Shale Play Transforms Natural Gas Economics

Small changes in the natural gas supply are making a profound difference in the market
By Michael Trakhtenberg | April 15, 2011

Henry Ford did not invent the automobile, but he spearheaded the assembly-line approach to car manufacturing which revolutionized the industry. By combining existing principles such as standardized parts and the division of labor for specialized skills, he was able to make cars affordable to almost every household in America. History tells us that small changes can have profound effects. U.S. natural gas production and pipeline infrastructure are experiencing such changes.

And it all starts with a rock called shale.

In basic geological terms, shale is the most common sedimentary rock in the Earth’s crust. Composed of silicon, silt and clay, it is formed of thin layers compressed over millions of years, making it brittle. Deep below the earth’s surface, biological material trapped in the rock is transformed by high temperature and high pressure into hydrocarbons, leaving tiny pores in the shale.

Traditionally, shale served as a source rock for natural gas deposits. Hydrocarbons in the shale slowly migrate upwards, getting trapped in reservoirs such as anticlines and salt domes. After performing seismic surveys to identify the reservoirs most likely to contain natural gas, producers would drill into the reservoir to extract it. This method worked well as long as the reservoirs were easy to find and access, but the depletion of the “low hanging fruit” eventually started to raise the costs of exploration and production, leading to higher commodity prices, increasing price volatility and creating a supply-shortage mentality. Not until these problems hit a fever pitch in the summer of 2008 did a change occur that no one expected.

New Technologies

The revolutionary process of releasing natural gas from the tiny pores within source rock was made possible by the combination of two key technologies. First, horizontal drilling enabled producers to access an unprecedented range of resources. The process entails drilling down thousands of feet to reach the shale formation and maneuvering the drill bit sideways to bore horizontally through the target rock. But drilling a horizontal well is only half of the process. Hydraulic fracturing—pumping water mixed with sand and other liquids at high pressure into the well—creates tiny fissures in the brittle rock and props them open, unleashing the vast reserves of gas trapped within the shale. The combination of these two technologies has allowed producers to significantly increase the amount of gas recovered from a single well. The high probabilities associated with the drilling and discovery of shale gas has led its production to be likened to a manufacturing process, akin to the achievements of Henry Ford.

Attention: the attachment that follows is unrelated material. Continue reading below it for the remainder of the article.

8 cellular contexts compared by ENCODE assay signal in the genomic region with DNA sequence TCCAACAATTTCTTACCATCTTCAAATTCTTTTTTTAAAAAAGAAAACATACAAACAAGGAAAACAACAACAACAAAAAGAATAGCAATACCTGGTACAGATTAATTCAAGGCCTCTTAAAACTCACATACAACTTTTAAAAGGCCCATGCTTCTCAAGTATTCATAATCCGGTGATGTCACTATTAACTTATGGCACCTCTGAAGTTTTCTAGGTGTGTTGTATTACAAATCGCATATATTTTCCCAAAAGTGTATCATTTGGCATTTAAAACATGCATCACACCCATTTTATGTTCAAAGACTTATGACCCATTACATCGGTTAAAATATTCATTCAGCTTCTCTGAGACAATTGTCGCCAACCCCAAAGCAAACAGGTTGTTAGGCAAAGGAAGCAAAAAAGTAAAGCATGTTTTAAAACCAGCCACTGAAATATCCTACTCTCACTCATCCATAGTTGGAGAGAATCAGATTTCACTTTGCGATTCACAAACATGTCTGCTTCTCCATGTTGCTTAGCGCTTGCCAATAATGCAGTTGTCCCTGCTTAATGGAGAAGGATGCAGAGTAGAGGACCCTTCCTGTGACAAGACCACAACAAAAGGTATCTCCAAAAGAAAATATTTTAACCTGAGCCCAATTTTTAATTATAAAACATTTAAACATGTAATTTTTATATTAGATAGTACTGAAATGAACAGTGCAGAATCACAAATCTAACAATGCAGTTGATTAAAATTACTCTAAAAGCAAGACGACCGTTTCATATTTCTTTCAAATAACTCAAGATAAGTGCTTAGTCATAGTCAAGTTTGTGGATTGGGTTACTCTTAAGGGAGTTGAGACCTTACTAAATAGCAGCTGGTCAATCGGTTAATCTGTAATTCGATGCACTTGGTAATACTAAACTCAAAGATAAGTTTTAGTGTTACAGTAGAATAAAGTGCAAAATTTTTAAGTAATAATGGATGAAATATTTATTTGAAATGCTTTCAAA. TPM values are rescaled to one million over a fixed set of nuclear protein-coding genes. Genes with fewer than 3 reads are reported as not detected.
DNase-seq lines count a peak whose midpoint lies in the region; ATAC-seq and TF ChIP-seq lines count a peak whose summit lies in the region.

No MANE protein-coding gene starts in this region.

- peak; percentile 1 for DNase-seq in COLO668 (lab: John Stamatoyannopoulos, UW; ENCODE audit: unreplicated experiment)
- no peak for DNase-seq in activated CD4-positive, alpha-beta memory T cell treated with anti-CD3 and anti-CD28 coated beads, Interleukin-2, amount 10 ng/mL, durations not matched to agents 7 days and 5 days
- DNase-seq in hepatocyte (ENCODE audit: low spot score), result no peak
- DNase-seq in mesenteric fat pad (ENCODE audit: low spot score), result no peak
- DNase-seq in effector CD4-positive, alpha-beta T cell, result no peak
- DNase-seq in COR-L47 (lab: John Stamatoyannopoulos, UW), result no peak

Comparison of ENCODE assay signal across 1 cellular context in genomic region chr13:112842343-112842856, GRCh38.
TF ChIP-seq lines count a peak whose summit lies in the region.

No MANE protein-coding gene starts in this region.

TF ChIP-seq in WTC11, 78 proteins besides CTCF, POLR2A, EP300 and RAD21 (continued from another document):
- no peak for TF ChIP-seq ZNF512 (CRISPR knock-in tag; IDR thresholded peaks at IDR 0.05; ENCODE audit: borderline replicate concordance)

Shale gas has transformed natural gas economics in the U.S. Though figures differ by basin and producer, unconventional shale gas production is clearly profitable with gas prices in the range of $4 to $6 per million Btu (MMBtu). Conventional gas production, on the other hand, generally falls into a price range of $6 to $8 per MMBtu. Lower production costs foster lower natural gas prices. 

Although on the radar for only a few years, shale gas has already made a significant impact on the U.S. natural gas supply-demand balance. The latest statistics from the U.S. DOE show domestic natural gas production at the highest level since the early 1970s, despite Gulf of Mexico production at less than half of what it was only 10 years ago. The impact of shale has been even more evident in the assessment of the nation’s gas resources. The Potential Gas Committee is an independent organization of industry experts and is the nation’s foremost authority on the natural gas resource base. In its latest report, the PGC increased its assessment of potential gas resources by 39 percent, driven in large part by the reevaluation of production from shale. Similarly, when the U.S. Energy Information Administration made an upward revision to its latest estimate of net proved reserves of natural gas, it was the biggest upward revision on record (See Figure 1).